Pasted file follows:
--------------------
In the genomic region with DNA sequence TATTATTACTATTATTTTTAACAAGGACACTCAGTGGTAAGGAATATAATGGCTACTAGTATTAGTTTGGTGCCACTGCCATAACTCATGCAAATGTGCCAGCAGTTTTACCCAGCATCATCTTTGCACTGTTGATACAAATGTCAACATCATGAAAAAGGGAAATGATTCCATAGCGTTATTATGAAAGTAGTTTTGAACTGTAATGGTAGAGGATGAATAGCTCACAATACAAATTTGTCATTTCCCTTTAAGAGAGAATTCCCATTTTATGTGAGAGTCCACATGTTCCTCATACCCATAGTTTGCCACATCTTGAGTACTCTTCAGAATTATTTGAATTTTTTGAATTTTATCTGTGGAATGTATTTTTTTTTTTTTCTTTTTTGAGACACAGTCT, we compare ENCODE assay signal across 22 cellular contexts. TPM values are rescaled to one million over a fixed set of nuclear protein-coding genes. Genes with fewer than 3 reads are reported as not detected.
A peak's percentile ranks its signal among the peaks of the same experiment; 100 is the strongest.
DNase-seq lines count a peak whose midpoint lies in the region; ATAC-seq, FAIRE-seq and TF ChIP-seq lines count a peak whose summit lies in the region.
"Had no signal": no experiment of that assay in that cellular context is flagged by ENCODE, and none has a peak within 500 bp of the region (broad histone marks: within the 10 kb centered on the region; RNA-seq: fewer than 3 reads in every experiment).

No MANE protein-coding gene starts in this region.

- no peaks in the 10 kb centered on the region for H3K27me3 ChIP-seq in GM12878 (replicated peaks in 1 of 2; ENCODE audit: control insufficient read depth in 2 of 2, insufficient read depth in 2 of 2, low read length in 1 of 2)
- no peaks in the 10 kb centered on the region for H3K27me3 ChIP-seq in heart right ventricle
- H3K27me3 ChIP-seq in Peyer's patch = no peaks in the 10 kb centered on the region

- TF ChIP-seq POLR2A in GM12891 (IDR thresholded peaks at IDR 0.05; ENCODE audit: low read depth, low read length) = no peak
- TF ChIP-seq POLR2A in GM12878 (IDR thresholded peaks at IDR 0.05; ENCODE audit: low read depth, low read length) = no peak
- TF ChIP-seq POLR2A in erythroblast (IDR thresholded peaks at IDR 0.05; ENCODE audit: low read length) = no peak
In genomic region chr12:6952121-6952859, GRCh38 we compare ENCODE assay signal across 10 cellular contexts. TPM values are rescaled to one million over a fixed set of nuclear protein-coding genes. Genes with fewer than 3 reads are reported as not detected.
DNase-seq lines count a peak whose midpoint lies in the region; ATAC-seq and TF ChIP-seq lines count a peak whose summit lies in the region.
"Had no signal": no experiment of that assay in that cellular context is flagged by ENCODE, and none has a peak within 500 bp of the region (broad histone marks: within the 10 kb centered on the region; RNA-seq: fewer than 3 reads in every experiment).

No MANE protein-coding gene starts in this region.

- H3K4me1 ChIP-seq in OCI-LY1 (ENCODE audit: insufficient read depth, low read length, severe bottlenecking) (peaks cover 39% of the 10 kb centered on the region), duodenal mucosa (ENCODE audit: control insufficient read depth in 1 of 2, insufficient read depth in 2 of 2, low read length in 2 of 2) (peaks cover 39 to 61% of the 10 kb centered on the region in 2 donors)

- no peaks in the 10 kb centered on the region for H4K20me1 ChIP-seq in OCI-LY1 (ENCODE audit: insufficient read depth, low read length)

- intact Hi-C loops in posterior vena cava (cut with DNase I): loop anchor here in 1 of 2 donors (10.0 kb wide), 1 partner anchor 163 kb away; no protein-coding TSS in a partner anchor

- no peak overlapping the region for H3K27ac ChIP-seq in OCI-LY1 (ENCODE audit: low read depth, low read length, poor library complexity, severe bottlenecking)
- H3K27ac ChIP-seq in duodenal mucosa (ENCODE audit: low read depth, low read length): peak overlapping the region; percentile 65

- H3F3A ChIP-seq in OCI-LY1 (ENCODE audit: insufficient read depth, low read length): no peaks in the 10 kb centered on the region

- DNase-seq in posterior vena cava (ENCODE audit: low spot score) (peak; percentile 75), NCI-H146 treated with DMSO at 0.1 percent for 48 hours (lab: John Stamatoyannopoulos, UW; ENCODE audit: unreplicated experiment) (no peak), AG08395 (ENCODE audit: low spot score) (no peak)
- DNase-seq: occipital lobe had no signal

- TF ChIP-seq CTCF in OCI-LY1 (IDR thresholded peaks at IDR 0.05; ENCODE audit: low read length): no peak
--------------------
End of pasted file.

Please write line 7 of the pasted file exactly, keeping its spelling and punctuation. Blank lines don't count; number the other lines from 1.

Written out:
- no peaks in the 10 kb centered on the region for H3K27me3 ChIP-seq in heart right ventricle